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Does Fiber Increase the Risk of Colon Cancer?
By Steve Austin, ND

Healthnotes Newswire (October 19, 2000)—Scientists once believed that a lack of dietary fiber increased the risk of colon cancer.1 The culprit appeared to be a diet high in white flour and low in vegetables and whole grains. More recently, studies revealed that consumption of meat—not a lack of fiber—was the main dietary component responsible for an increased risk of colon cancer.2 3 4

The latest chapter in the colon cancer saga suggests that supplementation with ispaghula husk, a type of fiber, increases the risk of colon polyps among people with a history of precancerous colon polyps, according to a report just published in The Lancet.5 Increased colon polyp formation is a marker for increased risk of colon cancer.

Ispaghula husk, a close cousin to psyllium seed, is known to have anticancer effects in animals.6 Like psyllium seed, ispaghula increases stool weight and helps decrease constipation. All these factors led researchers to expect that ispaghula husk might reduce risks for precancerous polyps in the colon—a change that should reduce the risk of colon cancer.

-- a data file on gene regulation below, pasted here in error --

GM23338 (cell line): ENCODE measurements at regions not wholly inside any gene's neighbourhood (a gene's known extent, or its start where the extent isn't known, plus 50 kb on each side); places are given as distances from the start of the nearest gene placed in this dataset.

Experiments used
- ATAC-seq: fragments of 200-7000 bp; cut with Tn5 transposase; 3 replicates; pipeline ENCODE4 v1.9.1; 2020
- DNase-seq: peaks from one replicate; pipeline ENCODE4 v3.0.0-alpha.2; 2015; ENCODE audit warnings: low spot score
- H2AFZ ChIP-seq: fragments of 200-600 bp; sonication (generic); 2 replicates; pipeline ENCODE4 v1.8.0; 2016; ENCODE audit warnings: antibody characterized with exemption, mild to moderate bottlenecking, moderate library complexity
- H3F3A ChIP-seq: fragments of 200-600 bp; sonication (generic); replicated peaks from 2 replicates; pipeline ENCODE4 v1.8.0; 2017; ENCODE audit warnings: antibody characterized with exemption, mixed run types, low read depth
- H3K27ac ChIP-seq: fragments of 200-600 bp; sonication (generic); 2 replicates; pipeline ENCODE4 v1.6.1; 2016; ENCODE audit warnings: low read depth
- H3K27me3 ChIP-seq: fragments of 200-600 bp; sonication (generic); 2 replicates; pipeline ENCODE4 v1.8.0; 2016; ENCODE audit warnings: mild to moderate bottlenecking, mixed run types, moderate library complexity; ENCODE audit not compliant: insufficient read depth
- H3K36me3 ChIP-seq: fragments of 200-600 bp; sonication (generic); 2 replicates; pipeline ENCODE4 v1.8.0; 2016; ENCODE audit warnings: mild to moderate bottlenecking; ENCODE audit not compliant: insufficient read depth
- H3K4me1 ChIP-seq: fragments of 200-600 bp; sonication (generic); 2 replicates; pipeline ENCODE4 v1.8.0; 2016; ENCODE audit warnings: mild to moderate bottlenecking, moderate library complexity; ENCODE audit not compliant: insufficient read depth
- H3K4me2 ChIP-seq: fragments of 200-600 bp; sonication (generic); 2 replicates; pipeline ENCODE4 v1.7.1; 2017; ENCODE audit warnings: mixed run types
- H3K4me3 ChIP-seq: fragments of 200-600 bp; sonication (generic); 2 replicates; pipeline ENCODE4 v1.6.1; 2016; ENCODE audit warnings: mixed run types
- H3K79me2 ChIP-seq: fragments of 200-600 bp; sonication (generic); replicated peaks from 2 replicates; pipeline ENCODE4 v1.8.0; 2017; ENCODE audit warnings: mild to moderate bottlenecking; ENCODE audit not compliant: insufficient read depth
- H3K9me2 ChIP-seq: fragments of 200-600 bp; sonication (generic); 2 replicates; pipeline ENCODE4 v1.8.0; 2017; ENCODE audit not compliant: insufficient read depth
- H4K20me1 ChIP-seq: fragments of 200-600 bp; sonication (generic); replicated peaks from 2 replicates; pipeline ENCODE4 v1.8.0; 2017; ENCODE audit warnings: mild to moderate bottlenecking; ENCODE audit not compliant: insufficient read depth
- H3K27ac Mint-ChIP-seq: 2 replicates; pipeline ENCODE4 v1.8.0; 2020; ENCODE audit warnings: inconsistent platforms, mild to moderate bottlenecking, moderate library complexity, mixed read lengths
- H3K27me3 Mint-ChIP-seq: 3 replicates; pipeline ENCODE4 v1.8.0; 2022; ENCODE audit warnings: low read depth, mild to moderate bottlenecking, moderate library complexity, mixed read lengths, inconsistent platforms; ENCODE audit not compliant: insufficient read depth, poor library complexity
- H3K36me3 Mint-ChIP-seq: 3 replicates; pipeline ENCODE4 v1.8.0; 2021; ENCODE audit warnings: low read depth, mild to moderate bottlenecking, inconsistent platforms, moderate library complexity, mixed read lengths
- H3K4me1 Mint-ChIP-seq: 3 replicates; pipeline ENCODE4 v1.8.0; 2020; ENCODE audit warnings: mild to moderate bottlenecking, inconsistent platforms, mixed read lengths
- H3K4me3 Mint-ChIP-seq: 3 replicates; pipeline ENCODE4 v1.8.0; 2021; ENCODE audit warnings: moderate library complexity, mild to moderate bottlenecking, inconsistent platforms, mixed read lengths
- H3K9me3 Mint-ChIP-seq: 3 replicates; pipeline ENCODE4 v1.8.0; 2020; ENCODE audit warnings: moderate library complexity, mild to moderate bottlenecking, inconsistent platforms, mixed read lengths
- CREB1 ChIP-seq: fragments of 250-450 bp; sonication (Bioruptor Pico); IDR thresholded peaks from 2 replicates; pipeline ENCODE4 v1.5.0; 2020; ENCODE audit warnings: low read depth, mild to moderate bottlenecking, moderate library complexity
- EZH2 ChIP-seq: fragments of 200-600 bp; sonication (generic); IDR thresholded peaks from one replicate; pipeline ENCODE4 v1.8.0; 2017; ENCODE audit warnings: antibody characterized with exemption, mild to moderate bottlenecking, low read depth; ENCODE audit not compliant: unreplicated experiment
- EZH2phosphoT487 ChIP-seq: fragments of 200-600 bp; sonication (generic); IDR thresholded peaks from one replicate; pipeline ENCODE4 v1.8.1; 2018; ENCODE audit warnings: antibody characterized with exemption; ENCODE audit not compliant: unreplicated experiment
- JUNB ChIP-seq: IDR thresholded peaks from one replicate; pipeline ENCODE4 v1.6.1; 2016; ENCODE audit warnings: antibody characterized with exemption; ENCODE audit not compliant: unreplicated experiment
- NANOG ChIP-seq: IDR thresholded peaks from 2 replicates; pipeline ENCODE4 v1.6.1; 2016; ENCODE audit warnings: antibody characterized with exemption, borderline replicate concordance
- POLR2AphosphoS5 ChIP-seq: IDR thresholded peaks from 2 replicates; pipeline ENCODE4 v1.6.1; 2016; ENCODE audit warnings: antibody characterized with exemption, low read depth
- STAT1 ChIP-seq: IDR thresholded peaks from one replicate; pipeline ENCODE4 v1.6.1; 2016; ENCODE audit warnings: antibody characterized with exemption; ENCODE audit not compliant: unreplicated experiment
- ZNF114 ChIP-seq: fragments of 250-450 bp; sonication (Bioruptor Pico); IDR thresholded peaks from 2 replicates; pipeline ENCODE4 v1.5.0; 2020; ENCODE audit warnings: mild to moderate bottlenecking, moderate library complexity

Surprisingly, men given ispaghula supplements experienced more than a doubling of the risk of polyp formation compared with men in the control group—an increase that was statistically significant. Women assigned to take fiber supplements were reported to have only a small (11%) increase in the risk of polyp formation compared with women in the placebo group—a difference that might have been due to chance.

In the same trial, other people with a history of colon polyps were assigned to take calcium supplements. The researchers had hoped that calcium supplementation might lower the risk of precancerous colon polyps on the basis of findings from previous research.7 Men receiving calcium supplements experienced a 42% lower risk of forming a polyp compared with men in the control group, although this result may have been due to chance. Women who were assigned to take calcium supplements had no reduction in risk of polyp formation compared with women in the control group.